Mairead Maguire (born 27 January 1944), also known as Mairead Corrigan Maguire and formerly as Mairead Corrigan, is a Northern Irish peace activist. She co-founded, with Betty Williams and Ciaran McKeown, the Community of Peace People, an organisation dedicated to encouraging a peaceful resolution of the Troubles in Northern Ireland. Maguire and Williams were awarded the 1976 Nobel Peace Prize. Maguire has also won several other awards. Though Betty Williams resigned from the Peace People in 1980, Maguire has continued her involvement in the organisation to this day. It has since taken on a more global agenda, addressing an array of social and political issues from around the world.
Maguire has been involved in a number of campaigns on behalf of political prisoners around the world. In 1993Maguire and six other Nobel Peace Prize laureates tried unsuccessfully to enter Myanmar from Thailand to protest the protracted detention of opposition leader Aung San Suu Kyi. She was a ﬁrst signatory on a 2008 petition calling for
Turkey to end its torture of Kurdish leader Abdullah Ocalan. In October 2010, she signed a petition calling for China to release Nobel Peace Prize Laureate Liu Xiaobo from house arrest.
Maguire was selected in 2003 to serve on the honorary board of the International Coalition for the Decade, a coalition of national and international groups, presided over by Christian Renoux, whose aim is to promote the United Nations’ 1998 vision of the ﬁrst decade of the twenty-ﬁrst century as the International Decade for the Promotion of a Culture of Peace and Non-Violence for the Children of the World.
In 2006, Maguire was one of the founders of the Nobel Women’s Initiative along with fellow Peace Prize laureates Betty Williams, Shirin Ebadi, Wangari Maathai, Jody Williams, and Rigoberta Menchu Tum. The Initiative describes itself as six women representing North and South America, Europe, the Middle East, and Africa who decided to bring together their “extraordinary experiences in a united effort for peace with justice and equality” and “to help strengthen work being done in support of women’s rights around the world.”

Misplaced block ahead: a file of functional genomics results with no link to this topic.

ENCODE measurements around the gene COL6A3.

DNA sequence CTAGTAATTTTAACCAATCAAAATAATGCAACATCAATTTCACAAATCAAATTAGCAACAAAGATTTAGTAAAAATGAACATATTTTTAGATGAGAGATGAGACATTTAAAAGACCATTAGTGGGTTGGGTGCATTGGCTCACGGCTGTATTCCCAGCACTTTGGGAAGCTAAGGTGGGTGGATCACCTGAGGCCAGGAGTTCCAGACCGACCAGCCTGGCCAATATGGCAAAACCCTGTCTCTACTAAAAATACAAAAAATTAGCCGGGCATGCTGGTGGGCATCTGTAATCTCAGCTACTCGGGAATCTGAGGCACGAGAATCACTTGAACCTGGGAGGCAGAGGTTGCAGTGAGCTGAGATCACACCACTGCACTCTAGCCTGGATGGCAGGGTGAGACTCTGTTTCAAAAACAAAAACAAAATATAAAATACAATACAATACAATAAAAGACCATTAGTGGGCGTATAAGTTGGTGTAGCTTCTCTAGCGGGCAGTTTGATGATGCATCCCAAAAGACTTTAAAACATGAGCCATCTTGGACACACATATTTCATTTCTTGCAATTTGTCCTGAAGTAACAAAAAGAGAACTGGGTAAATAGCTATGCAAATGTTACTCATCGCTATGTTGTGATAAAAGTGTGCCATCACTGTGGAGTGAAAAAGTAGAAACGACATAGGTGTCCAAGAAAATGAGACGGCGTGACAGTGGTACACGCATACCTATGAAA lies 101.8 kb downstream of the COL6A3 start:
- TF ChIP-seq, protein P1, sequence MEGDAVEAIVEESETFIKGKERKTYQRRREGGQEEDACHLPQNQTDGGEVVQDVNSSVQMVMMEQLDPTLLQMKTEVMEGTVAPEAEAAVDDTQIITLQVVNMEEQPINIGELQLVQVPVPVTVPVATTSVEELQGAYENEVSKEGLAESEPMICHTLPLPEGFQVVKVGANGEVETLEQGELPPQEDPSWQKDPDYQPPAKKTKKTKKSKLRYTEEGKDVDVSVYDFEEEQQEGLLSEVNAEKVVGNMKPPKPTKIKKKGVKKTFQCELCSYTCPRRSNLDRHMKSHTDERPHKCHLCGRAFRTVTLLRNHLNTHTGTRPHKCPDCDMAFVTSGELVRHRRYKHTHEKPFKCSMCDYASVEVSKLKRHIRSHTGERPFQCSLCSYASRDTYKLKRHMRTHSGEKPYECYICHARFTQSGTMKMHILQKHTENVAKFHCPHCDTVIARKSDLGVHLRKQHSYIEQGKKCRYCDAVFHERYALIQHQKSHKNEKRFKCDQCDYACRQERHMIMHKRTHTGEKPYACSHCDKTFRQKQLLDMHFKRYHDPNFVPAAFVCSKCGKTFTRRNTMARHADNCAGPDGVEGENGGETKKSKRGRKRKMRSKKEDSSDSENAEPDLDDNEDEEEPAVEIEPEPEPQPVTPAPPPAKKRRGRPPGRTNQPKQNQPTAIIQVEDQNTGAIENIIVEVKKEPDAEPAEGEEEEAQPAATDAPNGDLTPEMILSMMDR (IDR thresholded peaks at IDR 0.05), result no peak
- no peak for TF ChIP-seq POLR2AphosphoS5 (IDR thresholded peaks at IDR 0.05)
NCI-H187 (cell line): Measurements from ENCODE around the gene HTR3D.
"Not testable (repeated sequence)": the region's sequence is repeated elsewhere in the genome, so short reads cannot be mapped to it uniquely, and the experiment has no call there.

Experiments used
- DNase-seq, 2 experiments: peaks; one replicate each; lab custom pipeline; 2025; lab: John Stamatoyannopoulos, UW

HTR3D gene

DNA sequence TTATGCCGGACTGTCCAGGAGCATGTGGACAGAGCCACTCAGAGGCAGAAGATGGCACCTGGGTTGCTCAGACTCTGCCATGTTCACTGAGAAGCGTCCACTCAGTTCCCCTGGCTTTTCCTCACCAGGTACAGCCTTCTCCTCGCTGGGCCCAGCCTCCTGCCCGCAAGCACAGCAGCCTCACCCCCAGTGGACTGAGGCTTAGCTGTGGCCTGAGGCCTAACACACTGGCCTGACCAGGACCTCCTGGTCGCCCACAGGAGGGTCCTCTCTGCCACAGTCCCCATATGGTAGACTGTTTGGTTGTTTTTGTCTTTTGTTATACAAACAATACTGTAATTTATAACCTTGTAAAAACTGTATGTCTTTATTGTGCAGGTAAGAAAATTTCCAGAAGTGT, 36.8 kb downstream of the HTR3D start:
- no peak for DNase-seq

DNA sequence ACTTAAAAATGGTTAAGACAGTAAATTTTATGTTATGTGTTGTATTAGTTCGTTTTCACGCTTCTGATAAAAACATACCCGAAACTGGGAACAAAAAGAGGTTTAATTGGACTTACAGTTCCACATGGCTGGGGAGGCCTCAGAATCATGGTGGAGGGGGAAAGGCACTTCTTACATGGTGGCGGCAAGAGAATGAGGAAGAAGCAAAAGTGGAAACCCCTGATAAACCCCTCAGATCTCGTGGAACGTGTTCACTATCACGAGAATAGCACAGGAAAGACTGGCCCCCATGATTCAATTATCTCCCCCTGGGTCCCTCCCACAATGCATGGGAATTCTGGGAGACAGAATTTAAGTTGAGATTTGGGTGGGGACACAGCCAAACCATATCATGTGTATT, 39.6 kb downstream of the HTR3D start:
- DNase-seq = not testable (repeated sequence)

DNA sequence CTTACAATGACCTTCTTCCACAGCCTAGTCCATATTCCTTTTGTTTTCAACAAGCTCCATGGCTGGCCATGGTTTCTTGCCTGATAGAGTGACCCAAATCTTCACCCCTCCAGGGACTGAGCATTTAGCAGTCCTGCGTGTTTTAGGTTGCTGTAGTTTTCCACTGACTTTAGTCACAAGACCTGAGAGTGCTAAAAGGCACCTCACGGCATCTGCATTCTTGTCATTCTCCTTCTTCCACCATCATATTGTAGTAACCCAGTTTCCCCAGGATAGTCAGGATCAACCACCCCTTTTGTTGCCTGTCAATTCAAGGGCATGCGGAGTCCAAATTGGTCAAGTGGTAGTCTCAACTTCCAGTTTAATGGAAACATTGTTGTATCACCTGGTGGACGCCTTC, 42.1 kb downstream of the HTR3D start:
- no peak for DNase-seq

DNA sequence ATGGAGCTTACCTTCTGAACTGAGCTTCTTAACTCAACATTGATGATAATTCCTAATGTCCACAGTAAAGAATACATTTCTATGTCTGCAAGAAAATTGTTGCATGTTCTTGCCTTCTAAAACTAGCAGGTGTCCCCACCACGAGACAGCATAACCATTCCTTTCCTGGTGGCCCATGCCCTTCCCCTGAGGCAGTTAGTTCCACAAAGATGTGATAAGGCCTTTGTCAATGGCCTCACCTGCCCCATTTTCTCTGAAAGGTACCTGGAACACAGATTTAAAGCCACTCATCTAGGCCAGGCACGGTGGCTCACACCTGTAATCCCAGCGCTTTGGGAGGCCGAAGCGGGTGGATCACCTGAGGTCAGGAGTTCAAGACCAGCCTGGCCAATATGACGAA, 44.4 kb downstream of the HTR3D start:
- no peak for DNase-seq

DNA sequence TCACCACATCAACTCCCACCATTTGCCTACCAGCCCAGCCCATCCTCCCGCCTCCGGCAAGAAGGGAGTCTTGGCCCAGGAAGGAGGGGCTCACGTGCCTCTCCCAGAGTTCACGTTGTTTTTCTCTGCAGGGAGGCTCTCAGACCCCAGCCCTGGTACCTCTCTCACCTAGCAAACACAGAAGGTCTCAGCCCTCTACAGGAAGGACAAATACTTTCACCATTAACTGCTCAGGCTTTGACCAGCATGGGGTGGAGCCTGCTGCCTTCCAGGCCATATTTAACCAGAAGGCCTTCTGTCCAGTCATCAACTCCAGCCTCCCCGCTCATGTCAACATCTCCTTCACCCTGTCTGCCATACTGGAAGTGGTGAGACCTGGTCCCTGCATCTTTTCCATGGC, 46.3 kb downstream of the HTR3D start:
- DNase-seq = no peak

Mairead Maguire is an outspoken critic of U.S. and British policy in the Middle East, particularly in Iraq and Afghanistan. She has also been personally critical of U.S. President Barack Obama’s leadership. Her activism in the U.S. has occasionally brought her into confrontations with the law.
Mairead Maguire is a proponent of the belief that violence is a disease that humans develop but are not born with. She believes humankind is moving away from a mindset of
violence and war and evolving to a higher consciousness of nonviolence and love. Among the ﬁgures she considers spiritual prophets in this regard are Jesus, Francis of Assisi, Gandhi, Khan Abdul Ghaffar Khan, Fr. John L. McKenzie, and Martin Luther King, Jr.
Maguire rejects violence in all its forms. “As a paciﬁst I believe that violence is never justiﬁed, and there are always alternatives to force and threat of force. We must
challenge the society that tells us there is no such alternative. In all areas of our lives we should adopt nonviolence, in our lifestyles, our education, our commerce,
our defence, and our governance.” Maguire has called for the abolition of all armies and the establishment of a multi-national community of unarmed peacekeepers in their
“Gandhi taught that nonviolence does not mean passivity. No. It is the most daring, creative, and courageous way of living, and it is the only hope for our world. Nonviolence
is an active way of life which always rejects violence and killing, and instead applies the force of love and truth as a means to transform conﬂict and the root causes of
conﬂict. Nonviolence demands creativity. It pursues dialogue, seeks reconciliation, listens to the truth in our opponents, rejects militarism, and allows God‘s spirit to transform us socially and politically.”
—Mairead Maguire, Santa Clara University